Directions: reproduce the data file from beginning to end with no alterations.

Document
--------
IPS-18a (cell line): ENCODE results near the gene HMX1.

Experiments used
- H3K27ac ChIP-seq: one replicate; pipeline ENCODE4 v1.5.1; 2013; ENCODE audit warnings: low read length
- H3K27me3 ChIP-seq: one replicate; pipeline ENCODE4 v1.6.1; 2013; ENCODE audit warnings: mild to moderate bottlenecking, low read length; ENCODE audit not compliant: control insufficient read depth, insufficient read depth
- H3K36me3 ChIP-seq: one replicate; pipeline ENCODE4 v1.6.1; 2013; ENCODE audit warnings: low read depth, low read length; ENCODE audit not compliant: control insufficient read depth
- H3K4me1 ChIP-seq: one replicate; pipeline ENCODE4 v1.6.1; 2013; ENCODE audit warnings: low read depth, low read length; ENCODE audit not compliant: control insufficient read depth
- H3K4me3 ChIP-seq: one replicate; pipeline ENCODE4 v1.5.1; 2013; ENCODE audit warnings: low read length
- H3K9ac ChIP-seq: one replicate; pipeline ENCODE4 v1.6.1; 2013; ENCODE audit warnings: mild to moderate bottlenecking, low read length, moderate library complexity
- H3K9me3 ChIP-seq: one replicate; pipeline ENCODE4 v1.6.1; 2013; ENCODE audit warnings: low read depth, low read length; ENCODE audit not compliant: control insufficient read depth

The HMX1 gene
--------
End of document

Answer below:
IPS-18a (cell line): ENCODE results near the gene HMX1.

Experiments used
- H3K27ac ChIP-seq: one replicate; pipeline ENCODE4 v1.5.1; 2013; ENCODE audit warnings: low read length
- H3K27me3 ChIP-seq: one replicate; pipeline ENCODE4 v1.6.1; 2013; ENCODE audit warnings: mild to moderate bottlenecking, low read length; ENCODE audit not compliant: control insufficient read depth, insufficient read depth
- H3K36me3 ChIP-seq: one replicate; pipeline ENCODE4 v1.6.1; 2013; ENCODE audit warnings: low read depth, low read length; ENCODE audit not compliant: control insufficient read depth
- H3K4me1 ChIP-seq: one replicate; pipeline ENCODE4 v1.6.1; 2013; ENCODE audit warnings: low read depth, low read length; ENCODE audit not compliant: control insufficient read depth
- H3K4me3 ChIP-seq: one replicate; pipeline ENCODE4 v1.5.1; 2013; ENCODE audit warnings: low read length
- H3K9ac ChIP-seq: one replicate; pipeline ENCODE4 v1.6.1; 2013; ENCODE audit warnings: mild to moderate bottlenecking, low read length, moderate library complexity
- H3K9me3 ChIP-seq: one replicate; pipeline ENCODE4 v1.6.1; 2013; ENCODE audit warnings: low read depth, low read length; ENCODE audit not compliant: control insufficient read depth

The HMX1 gene